China's Reliable Rise
Project Syndicate, July 25, 2012.
if China’s official growth estimates are untrustworthy, why do world stock markets continue to respond to them?
Evaluating the Global Crisis
Public Administration Review, Volume 72, Issue 6, Pages 779 - 949, November/December 2012
Does News on Real Chinese GDP Growth Impact Stock Markets?
Journal for Applied Financial Economics, 2011, 21, 61–66.
Real Gross Domestic Product (GDP) growth in China follows a random walk. Also, it has often been suggested that China ‘cooks its books’, that is to say that governmental officials in China manipulate economic statistics, such as GDP growth rate to present the outside world a rosy picture (Foreign Policy, 3 September 2009). If such unreliability is known to stock traders, news on GDP should not impact stock market fluctuations or their volatility. We test this hypothesis for 12 series with daily stock market returns for the years 2006 to and including 2009.
Affirmative Action for Europe
In Le Monde on December 2, 2005.
The violence in France, fueled by staggering unemployment and ruthless policing, reflects the utter failure of the French model of social integration. But violence elsewhere in Europe, such as the London bombings of July and the brutal murder of Dutch filmmaker Theo van Gogh on the streets of Amsterdam in November 2004, had already made Europe’s failure to integrate its minorities painfully clear.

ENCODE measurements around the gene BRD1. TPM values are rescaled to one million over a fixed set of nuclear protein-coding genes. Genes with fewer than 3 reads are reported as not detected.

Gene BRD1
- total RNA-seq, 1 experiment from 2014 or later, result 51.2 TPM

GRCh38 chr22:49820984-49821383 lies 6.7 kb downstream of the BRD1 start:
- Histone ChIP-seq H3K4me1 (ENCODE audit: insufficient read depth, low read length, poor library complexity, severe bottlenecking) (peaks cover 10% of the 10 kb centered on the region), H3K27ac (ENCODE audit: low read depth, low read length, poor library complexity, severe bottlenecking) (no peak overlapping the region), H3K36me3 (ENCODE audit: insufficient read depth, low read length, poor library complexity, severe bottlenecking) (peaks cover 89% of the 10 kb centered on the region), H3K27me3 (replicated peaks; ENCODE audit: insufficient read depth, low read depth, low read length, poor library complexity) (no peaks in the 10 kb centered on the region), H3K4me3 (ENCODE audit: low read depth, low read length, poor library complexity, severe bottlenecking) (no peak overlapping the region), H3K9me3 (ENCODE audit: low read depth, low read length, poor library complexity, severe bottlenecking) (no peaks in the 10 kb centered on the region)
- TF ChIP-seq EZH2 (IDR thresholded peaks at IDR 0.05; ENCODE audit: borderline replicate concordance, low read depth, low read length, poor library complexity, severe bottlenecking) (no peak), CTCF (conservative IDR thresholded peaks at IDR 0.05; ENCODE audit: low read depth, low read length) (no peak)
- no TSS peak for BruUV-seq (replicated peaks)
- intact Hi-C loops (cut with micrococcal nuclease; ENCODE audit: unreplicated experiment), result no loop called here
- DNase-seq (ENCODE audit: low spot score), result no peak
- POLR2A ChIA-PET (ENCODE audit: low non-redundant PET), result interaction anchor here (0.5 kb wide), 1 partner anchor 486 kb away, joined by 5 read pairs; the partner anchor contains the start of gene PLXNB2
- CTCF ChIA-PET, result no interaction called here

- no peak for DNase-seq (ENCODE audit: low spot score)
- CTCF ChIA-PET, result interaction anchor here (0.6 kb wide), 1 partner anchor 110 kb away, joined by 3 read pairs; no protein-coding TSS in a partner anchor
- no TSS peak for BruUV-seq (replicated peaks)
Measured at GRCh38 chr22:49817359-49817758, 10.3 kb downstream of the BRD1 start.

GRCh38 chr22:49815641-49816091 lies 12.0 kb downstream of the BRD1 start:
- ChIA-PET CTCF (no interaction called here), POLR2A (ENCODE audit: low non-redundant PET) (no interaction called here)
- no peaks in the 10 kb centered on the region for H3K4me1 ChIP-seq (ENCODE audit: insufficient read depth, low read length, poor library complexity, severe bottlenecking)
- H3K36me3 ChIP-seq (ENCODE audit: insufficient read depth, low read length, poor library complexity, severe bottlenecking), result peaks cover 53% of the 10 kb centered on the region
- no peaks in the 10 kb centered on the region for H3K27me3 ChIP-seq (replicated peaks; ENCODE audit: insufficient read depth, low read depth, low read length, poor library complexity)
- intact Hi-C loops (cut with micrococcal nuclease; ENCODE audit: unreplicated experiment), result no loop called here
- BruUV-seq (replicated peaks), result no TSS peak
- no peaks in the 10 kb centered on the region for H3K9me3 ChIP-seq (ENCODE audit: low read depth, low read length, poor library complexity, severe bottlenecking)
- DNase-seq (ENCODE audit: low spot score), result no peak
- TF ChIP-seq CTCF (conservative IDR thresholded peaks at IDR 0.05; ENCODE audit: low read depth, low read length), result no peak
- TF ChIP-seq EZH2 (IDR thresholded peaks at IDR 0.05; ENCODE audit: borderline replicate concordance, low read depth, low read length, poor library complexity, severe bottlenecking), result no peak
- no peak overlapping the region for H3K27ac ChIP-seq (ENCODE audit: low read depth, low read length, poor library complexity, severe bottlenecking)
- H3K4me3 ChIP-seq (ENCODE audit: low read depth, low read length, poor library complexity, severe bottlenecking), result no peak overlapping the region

Europe's Leisure Trap
By Project Syndicate on June 23, 2006.
Black Friday in the United States traditionally is the day after Thanksgiving that signals the start of the holiday season sale. At daybreak, people line up before department stores to get the special “early bird” bargains. In Europe, black Saturday falls in the last weekend of July, when the French and other Europeans set off in droves for their Mediterranean holiday destinations, and highways get jammed with traffic.
Beyond the Gender Gap
By Project Syndicate on January 31, 2007.